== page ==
The government has submitted all laws related to fiscal incentives to the National Assembly for amendment, Prime Minister Tshering Tobgay said.

“This is our responsibility,” he said.

Prime minister maintained that the government has clarified that it is the prerogative of the government to grant and declare fiscal incentives. “However, we have also said that there are big risks for these powers to be misused for corrupt practices, and personal gain.”

He said that the government, therefore, agreed with the Parliament that henceforth it should be submitted as a money bill and it should get the Parliament’s approval. “On the other hand, the laws allow the government the authority to grant fiscal incentives.”

He said those laws must be amended to require the government to seek Parliament’s approval before granting fiscal incentives. “Those laws that empower the government must be amended.”

Druk Nyamrup Tshogpa (DNT) filed a constitutional case against the government with the High Court for alleged violation of the Constitution by granting fiscal incentives without the Parliament’s endorsement on August 18.

DNT moved the High Court two months after it. It said prime minister and the finance minister must resign on moral grounds. The government granted fiscal incentives worth Nu 1.104 billion between January 1, 2016, and May 7, 2017.

The party argued that the government breached Article 14.1 of the Constitution, which states: “Taxes, fees and other forms of levies shall not be imposed or altered except by law.”

It stated that the government has violated the Constitution and the Public Finance (Amendment) Act 2012. DNT cited Section 46A of the Act, which states that a money Bill deals with “imposition or increase of any tax or abolition, reduction or remission of any existing tax.”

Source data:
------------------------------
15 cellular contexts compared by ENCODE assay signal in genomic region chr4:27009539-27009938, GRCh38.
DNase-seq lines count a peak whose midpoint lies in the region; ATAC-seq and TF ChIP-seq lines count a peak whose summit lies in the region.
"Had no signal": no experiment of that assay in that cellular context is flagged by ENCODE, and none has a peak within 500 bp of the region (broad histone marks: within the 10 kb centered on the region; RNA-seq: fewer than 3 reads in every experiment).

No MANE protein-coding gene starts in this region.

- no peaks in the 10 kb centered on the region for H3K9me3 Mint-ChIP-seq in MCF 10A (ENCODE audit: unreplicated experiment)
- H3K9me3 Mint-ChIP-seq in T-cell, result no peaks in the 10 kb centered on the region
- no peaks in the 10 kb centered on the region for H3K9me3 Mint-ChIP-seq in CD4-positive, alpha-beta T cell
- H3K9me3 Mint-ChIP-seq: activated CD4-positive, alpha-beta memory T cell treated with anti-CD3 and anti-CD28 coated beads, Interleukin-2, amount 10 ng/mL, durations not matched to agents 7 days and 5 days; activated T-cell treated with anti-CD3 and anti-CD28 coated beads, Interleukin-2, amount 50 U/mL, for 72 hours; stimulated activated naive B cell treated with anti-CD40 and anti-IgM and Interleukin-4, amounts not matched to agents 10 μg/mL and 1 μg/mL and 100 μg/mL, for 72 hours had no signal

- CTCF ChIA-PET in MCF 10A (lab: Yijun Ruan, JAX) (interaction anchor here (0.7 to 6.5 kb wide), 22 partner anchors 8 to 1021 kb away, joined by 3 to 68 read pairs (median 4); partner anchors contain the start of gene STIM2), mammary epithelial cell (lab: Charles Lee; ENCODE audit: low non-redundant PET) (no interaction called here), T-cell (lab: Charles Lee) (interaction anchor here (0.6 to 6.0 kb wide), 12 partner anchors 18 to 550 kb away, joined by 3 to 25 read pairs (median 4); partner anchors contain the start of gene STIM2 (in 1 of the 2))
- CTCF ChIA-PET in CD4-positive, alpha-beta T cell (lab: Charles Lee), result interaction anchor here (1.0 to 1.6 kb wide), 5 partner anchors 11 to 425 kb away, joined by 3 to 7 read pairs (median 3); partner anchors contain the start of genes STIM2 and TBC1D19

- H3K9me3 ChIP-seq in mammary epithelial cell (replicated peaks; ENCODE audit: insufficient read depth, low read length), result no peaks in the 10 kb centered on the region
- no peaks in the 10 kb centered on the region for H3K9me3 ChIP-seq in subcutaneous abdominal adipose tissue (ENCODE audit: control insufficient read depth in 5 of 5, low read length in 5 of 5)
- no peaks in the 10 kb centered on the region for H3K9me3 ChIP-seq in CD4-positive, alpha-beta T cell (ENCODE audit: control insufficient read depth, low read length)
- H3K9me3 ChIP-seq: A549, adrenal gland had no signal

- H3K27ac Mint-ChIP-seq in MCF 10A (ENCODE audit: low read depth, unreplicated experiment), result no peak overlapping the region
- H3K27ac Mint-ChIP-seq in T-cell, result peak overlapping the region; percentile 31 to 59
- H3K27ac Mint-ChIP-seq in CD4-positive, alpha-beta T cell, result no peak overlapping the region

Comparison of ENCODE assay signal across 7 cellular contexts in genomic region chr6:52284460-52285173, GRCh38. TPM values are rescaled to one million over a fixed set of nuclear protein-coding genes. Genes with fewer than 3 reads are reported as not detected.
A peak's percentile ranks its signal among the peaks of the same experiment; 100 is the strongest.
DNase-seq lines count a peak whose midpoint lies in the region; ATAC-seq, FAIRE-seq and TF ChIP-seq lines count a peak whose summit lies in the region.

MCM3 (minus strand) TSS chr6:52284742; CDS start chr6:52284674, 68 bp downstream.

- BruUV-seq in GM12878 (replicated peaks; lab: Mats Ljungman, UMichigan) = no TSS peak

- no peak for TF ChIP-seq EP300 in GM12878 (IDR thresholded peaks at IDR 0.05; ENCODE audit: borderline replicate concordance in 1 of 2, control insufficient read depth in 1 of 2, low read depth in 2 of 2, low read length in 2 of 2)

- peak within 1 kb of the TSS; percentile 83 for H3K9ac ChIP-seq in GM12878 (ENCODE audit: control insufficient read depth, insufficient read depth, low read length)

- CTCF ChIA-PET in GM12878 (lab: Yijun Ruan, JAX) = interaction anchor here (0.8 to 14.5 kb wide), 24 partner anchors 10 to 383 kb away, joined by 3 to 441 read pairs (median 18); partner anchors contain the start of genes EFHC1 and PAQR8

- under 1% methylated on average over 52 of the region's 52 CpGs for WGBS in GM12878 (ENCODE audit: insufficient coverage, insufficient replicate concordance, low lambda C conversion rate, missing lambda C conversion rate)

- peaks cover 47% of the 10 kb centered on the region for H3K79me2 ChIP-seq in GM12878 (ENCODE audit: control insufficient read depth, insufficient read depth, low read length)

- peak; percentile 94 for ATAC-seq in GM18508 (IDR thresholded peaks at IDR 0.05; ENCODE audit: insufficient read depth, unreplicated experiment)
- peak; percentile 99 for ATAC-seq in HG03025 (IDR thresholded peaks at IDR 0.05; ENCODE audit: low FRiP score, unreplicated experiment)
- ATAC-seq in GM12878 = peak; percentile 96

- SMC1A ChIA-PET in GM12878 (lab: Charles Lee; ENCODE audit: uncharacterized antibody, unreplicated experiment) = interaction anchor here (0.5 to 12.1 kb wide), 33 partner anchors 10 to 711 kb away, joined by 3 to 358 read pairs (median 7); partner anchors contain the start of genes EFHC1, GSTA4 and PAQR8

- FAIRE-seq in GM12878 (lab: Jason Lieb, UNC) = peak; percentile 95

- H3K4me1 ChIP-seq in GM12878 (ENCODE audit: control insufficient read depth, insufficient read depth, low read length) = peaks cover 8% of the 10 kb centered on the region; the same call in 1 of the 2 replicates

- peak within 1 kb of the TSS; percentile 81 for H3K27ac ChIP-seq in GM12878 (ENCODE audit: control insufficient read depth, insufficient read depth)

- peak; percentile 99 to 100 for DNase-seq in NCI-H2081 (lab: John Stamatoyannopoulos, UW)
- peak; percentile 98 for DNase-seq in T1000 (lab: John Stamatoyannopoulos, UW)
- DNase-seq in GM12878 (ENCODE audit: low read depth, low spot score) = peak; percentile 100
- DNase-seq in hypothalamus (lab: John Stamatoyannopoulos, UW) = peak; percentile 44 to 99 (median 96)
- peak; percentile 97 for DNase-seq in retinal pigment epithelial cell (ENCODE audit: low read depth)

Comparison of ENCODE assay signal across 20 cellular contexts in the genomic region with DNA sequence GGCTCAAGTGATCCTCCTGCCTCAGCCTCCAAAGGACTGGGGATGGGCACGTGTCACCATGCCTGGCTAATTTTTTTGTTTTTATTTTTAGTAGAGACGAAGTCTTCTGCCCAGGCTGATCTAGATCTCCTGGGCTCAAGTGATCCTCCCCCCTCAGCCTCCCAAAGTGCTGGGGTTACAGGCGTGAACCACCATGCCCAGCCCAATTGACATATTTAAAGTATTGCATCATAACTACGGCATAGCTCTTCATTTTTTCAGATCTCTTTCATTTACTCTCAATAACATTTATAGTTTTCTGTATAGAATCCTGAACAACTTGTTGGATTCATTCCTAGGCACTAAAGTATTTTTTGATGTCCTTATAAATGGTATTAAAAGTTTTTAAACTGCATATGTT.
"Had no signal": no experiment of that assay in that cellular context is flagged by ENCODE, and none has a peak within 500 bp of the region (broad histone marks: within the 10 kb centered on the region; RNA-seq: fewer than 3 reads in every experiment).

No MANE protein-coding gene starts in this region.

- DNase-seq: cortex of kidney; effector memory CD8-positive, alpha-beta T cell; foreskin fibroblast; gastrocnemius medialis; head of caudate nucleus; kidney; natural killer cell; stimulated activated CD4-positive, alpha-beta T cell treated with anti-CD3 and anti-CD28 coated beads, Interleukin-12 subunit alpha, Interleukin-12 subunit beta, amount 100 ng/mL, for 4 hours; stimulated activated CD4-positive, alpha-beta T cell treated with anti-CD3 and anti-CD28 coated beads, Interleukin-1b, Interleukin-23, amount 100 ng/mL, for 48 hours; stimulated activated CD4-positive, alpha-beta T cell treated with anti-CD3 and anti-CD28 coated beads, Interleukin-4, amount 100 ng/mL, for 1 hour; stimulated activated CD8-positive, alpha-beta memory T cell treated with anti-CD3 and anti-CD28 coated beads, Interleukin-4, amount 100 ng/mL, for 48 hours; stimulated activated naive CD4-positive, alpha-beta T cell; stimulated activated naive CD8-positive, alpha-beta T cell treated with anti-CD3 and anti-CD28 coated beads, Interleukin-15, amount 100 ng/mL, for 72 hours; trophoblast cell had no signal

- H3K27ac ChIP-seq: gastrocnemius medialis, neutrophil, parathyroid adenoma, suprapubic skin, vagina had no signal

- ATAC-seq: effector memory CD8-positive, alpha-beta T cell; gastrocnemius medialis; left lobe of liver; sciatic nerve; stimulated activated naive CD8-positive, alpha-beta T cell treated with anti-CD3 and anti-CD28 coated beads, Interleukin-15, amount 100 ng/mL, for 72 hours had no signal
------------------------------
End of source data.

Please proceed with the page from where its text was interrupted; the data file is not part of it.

Finance ministry officials had earlier said that clauses empowering the government to grant the exemption and fiscal incentives in the existing laws would be proposed for amendment so as to relinquish the government’s authority over granting them. The amendment is proposed to empower the Parliament to grant fiscal incentives.

The Sales Tax, Customs and Excise duty Act 2000, Income Tax Act 2001, and Customs Act 2016 empower the government to grant tax exemption and fiscal incentives.

Most of these laws came before the Constitution and that the government found the need to align these legislations as per the Constitutional mandate, officials said.

Chapter 3, Section 8, Part I and Chapter 3, Section 9, Part II of the Income Tax Act states that the finance ministry may grant exemption and tax holidays to certain companies and businesses on satisfactory justification and in public interest. The same clause in the Sales Tax, Customs and Excise Act 2000 gives the finance ministry the authority to exempt a person from paying sales tax and customs duty.

The Customs Act 2016 also states that the ministry may exempt a person from the payment of customs duty in accordance with international law, convention, covenants ratified by the Parliament in addition to its relevance on social, environmental, and economic policies of the government.

Tshering Palden